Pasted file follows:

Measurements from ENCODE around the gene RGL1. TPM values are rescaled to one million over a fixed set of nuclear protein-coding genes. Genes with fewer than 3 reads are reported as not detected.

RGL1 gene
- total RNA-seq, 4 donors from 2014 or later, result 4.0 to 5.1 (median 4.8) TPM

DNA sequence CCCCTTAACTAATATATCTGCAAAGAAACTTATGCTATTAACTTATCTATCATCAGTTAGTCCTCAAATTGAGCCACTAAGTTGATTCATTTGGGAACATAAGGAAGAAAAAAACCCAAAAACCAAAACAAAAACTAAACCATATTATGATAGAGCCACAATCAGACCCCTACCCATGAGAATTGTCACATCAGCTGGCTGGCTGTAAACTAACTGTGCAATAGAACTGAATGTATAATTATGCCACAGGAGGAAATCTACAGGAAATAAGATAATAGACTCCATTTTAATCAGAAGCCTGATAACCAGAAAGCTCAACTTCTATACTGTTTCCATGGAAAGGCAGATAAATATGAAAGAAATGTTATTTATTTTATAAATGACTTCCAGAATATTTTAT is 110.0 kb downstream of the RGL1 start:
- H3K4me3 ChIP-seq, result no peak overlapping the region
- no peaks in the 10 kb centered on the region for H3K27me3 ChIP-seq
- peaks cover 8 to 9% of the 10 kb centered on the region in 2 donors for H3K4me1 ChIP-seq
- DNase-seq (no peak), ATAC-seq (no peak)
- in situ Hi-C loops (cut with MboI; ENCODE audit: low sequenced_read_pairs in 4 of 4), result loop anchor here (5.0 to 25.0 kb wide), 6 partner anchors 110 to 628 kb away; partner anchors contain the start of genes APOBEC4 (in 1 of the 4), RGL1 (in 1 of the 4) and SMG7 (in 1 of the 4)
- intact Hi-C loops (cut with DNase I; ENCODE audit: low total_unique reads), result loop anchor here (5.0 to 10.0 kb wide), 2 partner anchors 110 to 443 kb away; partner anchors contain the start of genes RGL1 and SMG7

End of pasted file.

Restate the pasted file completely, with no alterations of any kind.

Measurements from ENCODE around the gene RGL1. TPM values are rescaled to one million over a fixed set of nuclear protein-coding genes. Genes with fewer than 3 reads are reported as not detected.

RGL1 gene
- total RNA-seq, 4 donors from 2014 or later, result 4.0 to 5.1 (median 4.8) TPM

DNA sequence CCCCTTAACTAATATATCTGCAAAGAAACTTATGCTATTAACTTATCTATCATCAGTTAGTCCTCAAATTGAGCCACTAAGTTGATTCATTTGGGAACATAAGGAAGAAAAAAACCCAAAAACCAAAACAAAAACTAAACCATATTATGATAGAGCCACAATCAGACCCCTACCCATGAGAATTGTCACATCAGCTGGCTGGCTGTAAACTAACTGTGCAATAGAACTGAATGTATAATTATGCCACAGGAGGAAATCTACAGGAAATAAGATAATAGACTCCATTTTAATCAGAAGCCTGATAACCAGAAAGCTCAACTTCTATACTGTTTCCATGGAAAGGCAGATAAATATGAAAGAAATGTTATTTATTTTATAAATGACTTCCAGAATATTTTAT is 110.0 kb downstream of the RGL1 start:
- H3K4me3 ChIP-seq, result no peak overlapping the region
- no peaks in the 10 kb centered on the region for H3K27me3 ChIP-seq
- peaks cover 8 to 9% of the 10 kb centered on the region in 2 donors for H3K4me1 ChIP-seq
- DNase-seq (no peak), ATAC-seq (no peak)
- in situ Hi-C loops (cut with MboI; ENCODE audit: low sequenced_read_pairs in 4 of 4), result loop anchor here (5.0 to 25.0 kb wide), 6 partner anchors 110 to 628 kb away; partner anchors contain the start of genes APOBEC4 (in 1 of the 4), RGL1 (in 1 of the 4) and SMG7 (in 1 of the 4)
- intact Hi-C loops (cut with DNase I; ENCODE audit: low total_unique reads), result loop anchor here (5.0 to 10.0 kb wide), 2 partner anchors 110 to 443 kb away; partner anchors contain the start of genes RGL1 and SMG7